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Glass vase in silk-pouch shape with chi-dragon and floral scroll design

AnonymousQing dynasty, Qianlong period (1736 - 1795)

Hong Kong Museum of Art

Hong Kong Museum of Art

This glass vase resembles a yellow pouch. A silk band in relief ties around the neck. The white glass body is adorned with eye-catching, painted enamel designs that imitate the texture of silk and cloth. The ground, which also imitates brocade, is painted with fine patterns composed of peonies, hibiscuses, peach blossoms, and pomegranate flowers. On top of these are twelve painted chi-dragons that wind around and through the branches and flowers, forming a well-coordinated and close-knit composition. Lively and graceful in form, the dragons also harmonise with the floral patterns on the ground. The vase is a rebus of the Chinese saying, "adding flowers to brocade", meaning "a crowning touch".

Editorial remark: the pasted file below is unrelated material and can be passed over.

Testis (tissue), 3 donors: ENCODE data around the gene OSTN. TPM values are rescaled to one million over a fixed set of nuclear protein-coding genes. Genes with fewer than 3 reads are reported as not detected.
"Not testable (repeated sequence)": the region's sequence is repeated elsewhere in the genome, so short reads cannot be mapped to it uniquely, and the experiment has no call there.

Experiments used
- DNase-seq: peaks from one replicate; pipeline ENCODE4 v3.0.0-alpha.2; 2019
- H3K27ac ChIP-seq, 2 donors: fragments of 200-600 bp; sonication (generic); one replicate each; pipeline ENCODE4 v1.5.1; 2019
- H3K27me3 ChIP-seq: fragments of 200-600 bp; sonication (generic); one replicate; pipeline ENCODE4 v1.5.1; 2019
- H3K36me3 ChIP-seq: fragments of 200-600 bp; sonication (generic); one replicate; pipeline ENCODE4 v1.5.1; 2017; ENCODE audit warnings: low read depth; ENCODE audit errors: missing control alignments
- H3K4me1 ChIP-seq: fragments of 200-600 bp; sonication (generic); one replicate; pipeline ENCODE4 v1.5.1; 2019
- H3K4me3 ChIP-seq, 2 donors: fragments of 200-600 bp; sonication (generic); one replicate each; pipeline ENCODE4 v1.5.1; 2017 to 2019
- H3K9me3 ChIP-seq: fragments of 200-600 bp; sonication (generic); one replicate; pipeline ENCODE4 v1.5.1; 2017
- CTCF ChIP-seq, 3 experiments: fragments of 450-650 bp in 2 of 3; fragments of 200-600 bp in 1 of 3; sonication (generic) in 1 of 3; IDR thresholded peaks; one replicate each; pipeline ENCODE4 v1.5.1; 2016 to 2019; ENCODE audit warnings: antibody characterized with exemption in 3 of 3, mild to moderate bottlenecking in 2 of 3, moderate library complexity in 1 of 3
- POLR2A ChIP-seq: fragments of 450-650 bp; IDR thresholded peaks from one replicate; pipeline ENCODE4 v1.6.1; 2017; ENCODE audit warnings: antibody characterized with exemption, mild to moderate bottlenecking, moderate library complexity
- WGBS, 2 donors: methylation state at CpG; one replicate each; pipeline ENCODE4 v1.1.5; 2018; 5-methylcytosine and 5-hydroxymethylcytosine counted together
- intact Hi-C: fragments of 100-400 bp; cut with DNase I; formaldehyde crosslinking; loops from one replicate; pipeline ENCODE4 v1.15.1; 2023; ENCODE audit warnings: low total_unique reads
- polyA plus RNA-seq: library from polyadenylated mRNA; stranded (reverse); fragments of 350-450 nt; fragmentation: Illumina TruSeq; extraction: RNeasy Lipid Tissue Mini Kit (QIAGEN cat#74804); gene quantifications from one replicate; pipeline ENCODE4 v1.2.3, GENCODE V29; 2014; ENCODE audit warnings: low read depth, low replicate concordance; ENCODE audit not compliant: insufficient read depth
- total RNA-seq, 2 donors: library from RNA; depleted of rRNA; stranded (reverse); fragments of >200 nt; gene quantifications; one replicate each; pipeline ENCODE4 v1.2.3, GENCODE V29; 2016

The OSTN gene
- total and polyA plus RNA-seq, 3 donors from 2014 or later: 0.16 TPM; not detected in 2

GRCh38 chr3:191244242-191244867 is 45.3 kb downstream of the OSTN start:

This glass vase reflects the intricate and sumptuous ornamental style of the Qianlong reign (1736 - 1796). The decorative patterns are ornate and dense, demonstrating the excellent craftsmanship. The back features a flower bud bearing the reign mark of the Qianlong period. A product of a thoughtful designer, this vase can be said to be a masterpiece among Qianlong glassware.

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Details

  • Title: Glass vase in silk-pouch shape with chi-dragon and floral scroll design
  • Creator: Anonymous
  • Date Created: Qing dynasty, Qianlong period (1736 - 1795)
  • Physical Dimensions: h18.5 cm
  • Type: Glass

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